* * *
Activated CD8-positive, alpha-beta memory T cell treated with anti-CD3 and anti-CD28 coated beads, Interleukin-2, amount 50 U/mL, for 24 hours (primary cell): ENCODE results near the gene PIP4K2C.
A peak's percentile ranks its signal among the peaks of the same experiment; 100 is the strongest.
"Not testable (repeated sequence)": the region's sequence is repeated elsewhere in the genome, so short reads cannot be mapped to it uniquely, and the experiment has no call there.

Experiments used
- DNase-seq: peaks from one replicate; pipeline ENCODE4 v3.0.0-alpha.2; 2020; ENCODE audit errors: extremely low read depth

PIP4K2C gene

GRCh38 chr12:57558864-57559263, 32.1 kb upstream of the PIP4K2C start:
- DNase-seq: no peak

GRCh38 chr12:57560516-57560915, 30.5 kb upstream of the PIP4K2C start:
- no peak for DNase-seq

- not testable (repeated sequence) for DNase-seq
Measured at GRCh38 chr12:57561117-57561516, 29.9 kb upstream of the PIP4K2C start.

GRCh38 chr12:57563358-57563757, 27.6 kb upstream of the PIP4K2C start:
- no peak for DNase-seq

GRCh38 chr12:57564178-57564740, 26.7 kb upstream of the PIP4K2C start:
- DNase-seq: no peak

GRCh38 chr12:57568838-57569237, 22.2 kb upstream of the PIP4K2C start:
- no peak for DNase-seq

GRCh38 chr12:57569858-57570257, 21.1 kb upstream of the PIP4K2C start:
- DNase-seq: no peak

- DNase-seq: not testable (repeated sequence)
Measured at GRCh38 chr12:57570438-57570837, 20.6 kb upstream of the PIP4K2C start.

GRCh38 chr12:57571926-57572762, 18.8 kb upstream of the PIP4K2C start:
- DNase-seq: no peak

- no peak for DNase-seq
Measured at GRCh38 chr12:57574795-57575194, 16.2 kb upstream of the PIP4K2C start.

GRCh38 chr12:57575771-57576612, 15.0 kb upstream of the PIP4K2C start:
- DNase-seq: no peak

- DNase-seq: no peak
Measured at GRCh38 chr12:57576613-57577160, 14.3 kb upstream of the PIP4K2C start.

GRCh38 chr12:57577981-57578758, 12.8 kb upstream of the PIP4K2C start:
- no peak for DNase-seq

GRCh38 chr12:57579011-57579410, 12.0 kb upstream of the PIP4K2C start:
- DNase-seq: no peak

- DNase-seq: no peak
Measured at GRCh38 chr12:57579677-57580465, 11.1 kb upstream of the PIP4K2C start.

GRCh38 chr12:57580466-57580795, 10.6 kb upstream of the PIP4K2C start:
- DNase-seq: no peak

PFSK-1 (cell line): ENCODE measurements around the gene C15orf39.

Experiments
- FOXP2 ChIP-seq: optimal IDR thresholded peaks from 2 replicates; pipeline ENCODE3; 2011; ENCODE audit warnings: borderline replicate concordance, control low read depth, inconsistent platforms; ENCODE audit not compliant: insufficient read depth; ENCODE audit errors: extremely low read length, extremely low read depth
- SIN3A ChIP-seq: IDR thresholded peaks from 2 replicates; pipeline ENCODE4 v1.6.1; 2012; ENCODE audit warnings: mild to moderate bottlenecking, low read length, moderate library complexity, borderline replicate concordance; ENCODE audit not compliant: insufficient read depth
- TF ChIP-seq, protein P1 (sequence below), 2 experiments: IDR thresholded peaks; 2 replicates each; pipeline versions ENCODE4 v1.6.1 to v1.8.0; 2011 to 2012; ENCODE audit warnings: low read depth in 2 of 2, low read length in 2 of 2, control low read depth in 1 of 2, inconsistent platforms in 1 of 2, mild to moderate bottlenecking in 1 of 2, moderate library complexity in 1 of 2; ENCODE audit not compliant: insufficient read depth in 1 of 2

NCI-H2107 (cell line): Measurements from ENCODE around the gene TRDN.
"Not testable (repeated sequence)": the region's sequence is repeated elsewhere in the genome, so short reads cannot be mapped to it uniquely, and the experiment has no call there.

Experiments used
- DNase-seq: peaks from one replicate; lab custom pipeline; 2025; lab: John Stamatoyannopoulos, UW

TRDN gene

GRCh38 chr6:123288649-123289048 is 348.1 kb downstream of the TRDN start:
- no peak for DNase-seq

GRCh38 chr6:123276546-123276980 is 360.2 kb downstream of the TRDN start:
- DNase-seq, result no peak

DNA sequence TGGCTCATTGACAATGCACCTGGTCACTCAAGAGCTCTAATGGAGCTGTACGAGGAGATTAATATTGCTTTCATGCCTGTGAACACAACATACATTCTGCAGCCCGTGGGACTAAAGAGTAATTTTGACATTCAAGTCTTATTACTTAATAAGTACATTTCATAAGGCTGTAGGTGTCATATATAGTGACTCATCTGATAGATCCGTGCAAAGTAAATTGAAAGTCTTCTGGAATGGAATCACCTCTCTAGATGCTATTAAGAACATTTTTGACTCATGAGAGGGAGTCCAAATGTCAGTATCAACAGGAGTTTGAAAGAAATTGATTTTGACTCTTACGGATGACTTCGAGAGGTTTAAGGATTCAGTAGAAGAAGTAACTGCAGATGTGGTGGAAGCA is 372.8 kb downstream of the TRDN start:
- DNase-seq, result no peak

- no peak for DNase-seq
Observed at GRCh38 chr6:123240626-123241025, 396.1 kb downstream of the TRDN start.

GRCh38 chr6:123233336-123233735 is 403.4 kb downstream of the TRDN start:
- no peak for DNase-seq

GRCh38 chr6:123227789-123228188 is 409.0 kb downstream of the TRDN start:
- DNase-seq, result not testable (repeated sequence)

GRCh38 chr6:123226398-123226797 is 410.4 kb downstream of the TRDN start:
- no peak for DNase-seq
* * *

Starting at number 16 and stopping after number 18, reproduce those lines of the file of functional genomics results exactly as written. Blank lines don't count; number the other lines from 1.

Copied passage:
- DNase-seq: no peak

GRCh38 chr12:57568838-57569237, 22.2 kb upstream of the PIP4K2C start:
- no peak for DNase-seq